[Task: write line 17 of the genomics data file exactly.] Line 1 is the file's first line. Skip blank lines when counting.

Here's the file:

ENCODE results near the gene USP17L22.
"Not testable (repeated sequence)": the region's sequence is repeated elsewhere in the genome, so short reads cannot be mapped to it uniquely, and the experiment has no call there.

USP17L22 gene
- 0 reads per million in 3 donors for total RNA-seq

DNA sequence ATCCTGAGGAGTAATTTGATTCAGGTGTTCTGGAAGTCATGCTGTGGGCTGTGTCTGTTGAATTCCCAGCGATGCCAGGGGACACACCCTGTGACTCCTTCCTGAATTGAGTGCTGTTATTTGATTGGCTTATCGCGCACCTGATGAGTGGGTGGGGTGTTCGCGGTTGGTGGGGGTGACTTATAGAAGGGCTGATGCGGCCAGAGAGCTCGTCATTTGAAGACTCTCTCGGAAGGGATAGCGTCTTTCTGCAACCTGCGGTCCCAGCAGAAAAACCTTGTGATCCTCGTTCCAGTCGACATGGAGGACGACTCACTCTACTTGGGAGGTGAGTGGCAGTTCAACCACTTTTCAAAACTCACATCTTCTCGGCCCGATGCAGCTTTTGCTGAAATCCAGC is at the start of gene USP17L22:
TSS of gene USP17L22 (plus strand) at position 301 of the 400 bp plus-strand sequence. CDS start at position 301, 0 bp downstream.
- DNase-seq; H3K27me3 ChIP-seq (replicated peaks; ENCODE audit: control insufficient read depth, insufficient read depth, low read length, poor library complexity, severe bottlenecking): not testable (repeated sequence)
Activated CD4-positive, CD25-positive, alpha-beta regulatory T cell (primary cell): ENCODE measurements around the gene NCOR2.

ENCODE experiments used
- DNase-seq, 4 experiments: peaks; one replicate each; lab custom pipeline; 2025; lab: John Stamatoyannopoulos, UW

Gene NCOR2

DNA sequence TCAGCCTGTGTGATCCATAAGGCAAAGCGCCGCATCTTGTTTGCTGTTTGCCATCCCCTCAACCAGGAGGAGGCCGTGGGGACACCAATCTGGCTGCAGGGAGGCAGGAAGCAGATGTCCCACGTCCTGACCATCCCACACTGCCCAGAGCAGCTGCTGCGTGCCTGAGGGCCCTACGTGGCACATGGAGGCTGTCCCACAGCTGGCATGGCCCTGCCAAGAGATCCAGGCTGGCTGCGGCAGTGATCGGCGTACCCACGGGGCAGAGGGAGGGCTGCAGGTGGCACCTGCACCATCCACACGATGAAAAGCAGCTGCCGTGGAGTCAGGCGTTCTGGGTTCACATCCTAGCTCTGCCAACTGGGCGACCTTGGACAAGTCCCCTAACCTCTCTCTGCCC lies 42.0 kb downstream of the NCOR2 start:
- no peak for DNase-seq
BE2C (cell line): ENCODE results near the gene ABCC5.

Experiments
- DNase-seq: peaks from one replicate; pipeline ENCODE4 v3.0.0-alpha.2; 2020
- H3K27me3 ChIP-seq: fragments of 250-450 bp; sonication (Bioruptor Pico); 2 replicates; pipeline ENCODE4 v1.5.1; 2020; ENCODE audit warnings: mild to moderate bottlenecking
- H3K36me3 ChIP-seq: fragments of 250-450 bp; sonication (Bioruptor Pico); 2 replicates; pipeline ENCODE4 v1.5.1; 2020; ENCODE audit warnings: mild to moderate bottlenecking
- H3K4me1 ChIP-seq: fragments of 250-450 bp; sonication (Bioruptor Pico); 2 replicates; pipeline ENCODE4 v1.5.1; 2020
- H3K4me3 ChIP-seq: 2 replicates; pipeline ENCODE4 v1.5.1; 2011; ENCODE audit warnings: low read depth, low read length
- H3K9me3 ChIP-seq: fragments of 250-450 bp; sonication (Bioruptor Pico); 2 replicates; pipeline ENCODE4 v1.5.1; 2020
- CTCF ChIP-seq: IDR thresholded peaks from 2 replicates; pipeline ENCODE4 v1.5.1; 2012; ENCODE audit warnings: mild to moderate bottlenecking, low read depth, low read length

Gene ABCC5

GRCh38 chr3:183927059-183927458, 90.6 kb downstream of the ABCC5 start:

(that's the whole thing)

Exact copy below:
- H3K27me3 ChIP-seq: fragments of 250-450 bp; sonication (Bioruptor Pico); 2 replicates; pipeline ENCODE4 v1.5.1; 2020; ENCODE audit warnings: mild to moderate bottlenecking